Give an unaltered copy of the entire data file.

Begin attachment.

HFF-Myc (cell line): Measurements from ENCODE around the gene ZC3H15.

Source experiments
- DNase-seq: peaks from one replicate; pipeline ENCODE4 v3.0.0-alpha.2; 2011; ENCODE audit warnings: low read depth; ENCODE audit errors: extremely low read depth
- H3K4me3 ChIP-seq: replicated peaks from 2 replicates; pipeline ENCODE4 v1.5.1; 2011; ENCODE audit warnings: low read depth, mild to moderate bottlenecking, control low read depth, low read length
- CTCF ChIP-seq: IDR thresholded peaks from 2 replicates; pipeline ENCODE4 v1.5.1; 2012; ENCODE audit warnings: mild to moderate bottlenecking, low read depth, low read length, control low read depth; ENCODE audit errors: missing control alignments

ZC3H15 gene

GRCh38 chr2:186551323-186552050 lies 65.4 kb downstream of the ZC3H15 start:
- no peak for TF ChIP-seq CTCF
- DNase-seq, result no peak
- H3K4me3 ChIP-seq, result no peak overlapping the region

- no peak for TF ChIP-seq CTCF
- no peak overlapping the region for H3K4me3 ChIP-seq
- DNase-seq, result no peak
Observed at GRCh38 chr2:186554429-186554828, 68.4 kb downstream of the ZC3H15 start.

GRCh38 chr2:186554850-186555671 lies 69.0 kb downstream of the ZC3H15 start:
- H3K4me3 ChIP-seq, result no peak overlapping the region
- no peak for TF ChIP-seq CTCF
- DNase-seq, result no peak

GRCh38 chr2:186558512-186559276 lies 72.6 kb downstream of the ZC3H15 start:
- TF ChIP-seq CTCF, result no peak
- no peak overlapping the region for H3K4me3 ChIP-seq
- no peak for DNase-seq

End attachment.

HFF-Myc (cell line): Measurements from ENCODE around the gene ZC3H15.

Source experiments
- DNase-seq: peaks from one replicate; pipeline ENCODE4 v3.0.0-alpha.2; 2011; ENCODE audit warnings: low read depth; ENCODE audit errors: extremely low read depth
- H3K4me3 ChIP-seq: replicated peaks from 2 replicates; pipeline ENCODE4 v1.5.1; 2011; ENCODE audit warnings: low read depth, mild to moderate bottlenecking, control low read depth, low read length
- CTCF ChIP-seq: IDR thresholded peaks from 2 replicates; pipeline ENCODE4 v1.5.1; 2012; ENCODE audit warnings: mild to moderate bottlenecking, low read depth, low read length, control low read depth; ENCODE audit errors: missing control alignments

ZC3H15 gene

GRCh38 chr2:186551323-186552050 lies 65.4 kb downstream of the ZC3H15 start:
- no peak for TF ChIP-seq CTCF
- DNase-seq, result no peak
- H3K4me3 ChIP-seq, result no peak overlapping the region

- no peak for TF ChIP-seq CTCF
- no peak overlapping the region for H3K4me3 ChIP-seq
- DNase-seq, result no peak
Observed at GRCh38 chr2:186554429-186554828, 68.4 kb downstream of the ZC3H15 start.

GRCh38 chr2:186554850-186555671 lies 69.0 kb downstream of the ZC3H15 start:
- H3K4me3 ChIP-seq, result no peak overlapping the region
- no peak for TF ChIP-seq CTCF
- DNase-seq, result no peak

GRCh38 chr2:186558512-186559276 lies 72.6 kb downstream of the ZC3H15 start:
- TF ChIP-seq CTCF, result no peak
- no peak overlapping the region for H3K4me3 ChIP-seq
- no peak for DNase-seq